The Netherlands’ debutant along the left hand side, Bochum player Rob Reekers, was having a relatively quiet first international. Italy were rarely threatening down either flank, and so defending became a doable task for either of the Dutch wide midfielders. Reekers did not appear to be a player relishing too much coming forward, so he seemed the dutiful persona staying back, balancing their act from his wide role. He was exposed for pace and trickery by Vialli as the second half was approaching its midway stage, something which had led to the Italy forward being able to put a cross into the centre (headed away by Koeman) from a right wing position, and he’d also shown some uncertainty when trying to deal with Ferrara in a defensive capacity only a few minutes earlier. Reekers had wanted to let the ball run out for a goalkick, but Ferrara’s persistence had seen the Italy right-back nick in and steal the ball away for him to deliever a low ball in the direction of Baggio. The Dutch defence, through a combination of Koot and Silooy, had been able to divert it away for a right wing home corner, and the danger had ultimately gone. These two involvements, however, had possibly exposed some indecision in Reekers.
Had the Dutch improved since the substitution? Hardly. The departing Eijkelkamp had been anonymous, but it had not seemed like van Loen had immediately got into his stride either. Van Basten was still left to do a whole lot on his own, something which even meant he would drop slightly deeper in search for the ball, even knocking it out wide right on a couple of occasions, especially when Vanenburg was involved along this particular flank. It should not be a great surprise that it would take some doing to get to grips with the second striker’s job in this Dutch team, and neither of Eijkelkamp or van Loen had been heavily involved at this level, so their respective struggles could perhaps have been announced beforehand. Still, the visitors were in the ascendancy, like they had been for large spells of the tie, with Italy sitting deep and now defending their slender lead.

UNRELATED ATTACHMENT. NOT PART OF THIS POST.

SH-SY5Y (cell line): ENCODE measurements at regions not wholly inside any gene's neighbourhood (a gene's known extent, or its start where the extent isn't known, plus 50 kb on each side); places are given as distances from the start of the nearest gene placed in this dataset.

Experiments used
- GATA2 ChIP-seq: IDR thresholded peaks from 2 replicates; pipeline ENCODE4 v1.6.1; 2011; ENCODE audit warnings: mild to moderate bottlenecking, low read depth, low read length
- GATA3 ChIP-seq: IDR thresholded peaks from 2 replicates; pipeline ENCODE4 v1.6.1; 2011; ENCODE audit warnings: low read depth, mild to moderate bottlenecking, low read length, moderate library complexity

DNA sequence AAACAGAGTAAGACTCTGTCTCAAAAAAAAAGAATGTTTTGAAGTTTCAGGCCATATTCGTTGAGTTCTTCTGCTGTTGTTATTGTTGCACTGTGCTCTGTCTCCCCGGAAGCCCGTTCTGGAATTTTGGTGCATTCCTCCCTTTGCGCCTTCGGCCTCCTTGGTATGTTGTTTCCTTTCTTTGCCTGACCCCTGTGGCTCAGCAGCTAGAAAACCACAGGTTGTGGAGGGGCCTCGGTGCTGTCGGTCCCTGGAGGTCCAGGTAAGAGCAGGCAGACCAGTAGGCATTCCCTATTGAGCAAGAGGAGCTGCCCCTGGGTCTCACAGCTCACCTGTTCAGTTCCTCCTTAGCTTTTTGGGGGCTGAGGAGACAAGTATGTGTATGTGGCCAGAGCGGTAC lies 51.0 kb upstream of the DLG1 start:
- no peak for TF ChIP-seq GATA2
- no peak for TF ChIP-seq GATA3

Libero Koeman had, as mentioned briefly before, seemed to move ahead of his central defensive colleagues since the break, and though this had yet not meant much in terms of opportunities created, it did mean that they had an extra player at the rear of their engine room. Yes, it had freed Rijkaard up to be more involved further forward in the pitch, but despite a couple of fine recovery runs, the AC Milan midfielder had not seemed overly keen to exhaust himself. Koeman had appeared within, for him, striking range, and he did load his canon on two occasions, although he failed to hit the ball cleanly, and so he never troubled Tacconi. Despite the promise of their possessional advantage, it was beginning to look increasingly unlikely that the Dutch would muster an equalizer.
The visitors make their second substitution of the game when they replace Suvrijn with yet another international debutant in Twente’s Fred Rutten. The moustached substitute seems to slot straight into the departing Suvrijn’s position wide to the right in the Dutch midfield, and it remained to be seen whether he had extra qualities inside the opposition’s half which the away team could make use of. A minute or so earlier Italy had had a reminder that Huistra was still on the pitch, although he had hardly raised any pulses with his cutting inside from the left wing and shooting low, right-footed into the grasp of the unworried Tacconi.